Eating Well Does Not Have To Be A Challenge.
Ramon Sodano, M.A., CSCS, UREC's coordinator for fitness services, shares 3 principles to healthy eating so you can get on track today.
JERF - Just Eat Real Food
- Eat from the rainbow and shop the perimeter of the store to make sure you're consuming a variety of macronurients.
- Avoid processed foods that alarm your digestive system.
- No one macronutrient is bad, but they should be eaten in moderation. ACSM recommends 45-65% of calories from carbs, 20-35% from fat, and 10-35% from protein. Other populations, such as athletes or people with certain medical conditions, may require a different macronutrient profile. A registered dietitian can help you determine what is best for your body.
Listen to the webinar to learn about what purpose each macronutrient serves in fueling your body, trans vs saturated fats, and more.
Find out more about each food group by visiting ChooseMyPlate.gov
Shop the Farmer's Market
- Support your local community and enjoy the freshest foods.
- You can even go directly to the farm, depending on the place.
- Local Harvest helps you locate farmer's markets no matter where you are in the United States.
Co-Op with your community
- Food co-ops can also be a great option for finding local foods.
- Another benefit to co-ops is that they're worker and/or customer owned, but you don't have to have a membership to shop at one.
- They can also be a prime place to find foods that fit your medical dietary needs, such as local gluten free baked goods to suit your celiac.
- Local Harvest has a Co-op finder, as well as an events page to help you get involved in how your food goes from farm to table.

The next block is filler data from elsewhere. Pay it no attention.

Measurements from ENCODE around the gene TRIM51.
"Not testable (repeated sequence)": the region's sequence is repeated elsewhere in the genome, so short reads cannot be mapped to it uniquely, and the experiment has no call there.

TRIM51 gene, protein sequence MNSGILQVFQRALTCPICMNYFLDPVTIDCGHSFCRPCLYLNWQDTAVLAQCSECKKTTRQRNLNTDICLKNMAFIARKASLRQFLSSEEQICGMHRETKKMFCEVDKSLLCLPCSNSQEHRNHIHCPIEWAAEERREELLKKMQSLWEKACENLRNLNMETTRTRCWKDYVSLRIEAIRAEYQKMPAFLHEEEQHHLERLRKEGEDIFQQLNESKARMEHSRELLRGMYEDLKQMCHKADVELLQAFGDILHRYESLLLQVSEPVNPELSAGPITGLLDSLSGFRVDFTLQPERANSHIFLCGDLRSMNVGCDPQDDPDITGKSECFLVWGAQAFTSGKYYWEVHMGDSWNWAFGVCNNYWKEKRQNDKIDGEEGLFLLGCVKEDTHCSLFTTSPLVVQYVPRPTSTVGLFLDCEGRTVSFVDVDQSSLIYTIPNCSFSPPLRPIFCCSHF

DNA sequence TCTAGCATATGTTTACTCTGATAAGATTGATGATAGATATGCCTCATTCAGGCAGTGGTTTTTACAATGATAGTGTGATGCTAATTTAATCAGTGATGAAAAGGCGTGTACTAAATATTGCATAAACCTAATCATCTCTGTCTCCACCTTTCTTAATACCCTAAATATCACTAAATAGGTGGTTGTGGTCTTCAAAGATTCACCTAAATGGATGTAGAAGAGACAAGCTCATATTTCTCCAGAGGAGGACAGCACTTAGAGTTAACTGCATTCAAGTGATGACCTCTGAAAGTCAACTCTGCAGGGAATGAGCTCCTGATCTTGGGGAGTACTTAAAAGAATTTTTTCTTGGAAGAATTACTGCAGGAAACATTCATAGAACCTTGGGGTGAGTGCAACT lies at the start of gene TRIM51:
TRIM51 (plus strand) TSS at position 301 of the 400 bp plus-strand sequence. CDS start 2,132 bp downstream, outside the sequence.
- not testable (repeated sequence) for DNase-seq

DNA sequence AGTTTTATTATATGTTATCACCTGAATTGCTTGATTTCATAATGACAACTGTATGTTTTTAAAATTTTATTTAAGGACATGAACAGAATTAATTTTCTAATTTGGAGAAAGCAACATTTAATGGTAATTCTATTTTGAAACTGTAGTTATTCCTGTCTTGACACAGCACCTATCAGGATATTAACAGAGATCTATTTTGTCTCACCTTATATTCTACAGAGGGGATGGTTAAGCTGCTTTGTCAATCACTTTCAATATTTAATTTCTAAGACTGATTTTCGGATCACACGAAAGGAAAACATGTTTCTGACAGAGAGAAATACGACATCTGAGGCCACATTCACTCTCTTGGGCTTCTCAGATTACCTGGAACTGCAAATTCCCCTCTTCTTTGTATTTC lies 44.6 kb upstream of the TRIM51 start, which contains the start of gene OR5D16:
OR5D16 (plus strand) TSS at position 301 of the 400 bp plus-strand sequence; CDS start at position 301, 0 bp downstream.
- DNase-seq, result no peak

Dr. Michelle McGuire has her PhD in human nutrition. Dr. McGuire's webinar talks about how breastfeeding influences infant health as well as nutrient recommendations for children.
Breastfeeding and Introducing New Foods
- 8-12 times/day is normal for first 4-6 months of life
- feeding on demand is best
- If using formula, look for iron fortification, presence of DHA/AA fats, and milk or soy based.
- start new foods at 4-6 months
- good first foods include iron fortified cereals, pureed meat/fish and beans
Toddlers and Young Children
- this is when attitudes about food are formed (may suddenly refuse foods)
- Practice responsive feeding (pay attention to hunger and satiety signals)
- children mirror caregiver eating habits
John McNamara, professor in animal sciences and nutrition at WSU, discusses what should be going into your furry friend's bowl.
Reading the Pet Food Label
- crude protein, fat, fiber, and moisture must be included
- ingredients farther down the list are in lower quantities
- most animals will overeat if food is left out, so stick to certain feeding times.
- Pregnant animals don't need a lot more food early in pregnancy.
- senior animals require higher quality protein and minimal minerals to preserve kidney function
- cats and dogs can eat grains
- animals can have allergies too, including food allergies (only about 2% of pets seen by vets)
Food as Medicine
Plants that could be as close as your back yard can have medical properties. Kelly Ann Nickerson, an herbalist with an MS in horticulture, speaks about 5 herbs local to the pacific northwest that have a history of medicinal use.
- used for colds in a tea or bath due to sinus opening properties.
- also helps with bloating by relaxing digestive tract smooth muscle
Bull Whip Kelp
- contains iodine, potassium, sodium, calcium, and magnesium
- The leaves, flowers, and fruit are rich in tannin (astringent) and flavonoids (good for your heart).
- Rich in tannin
- also used for aromatherapy
- cardiotonic, vasotonic, and hypotensive
- Nutrient dense: iron, magnesium, calcium, Vitamins (A, C, K, & B), free amino acids, dietary fiber, fatty acids, formic acid, acetylcholine, serotonin, and histamine
- Used as astringent, diuretic, hypotensive, and nutrition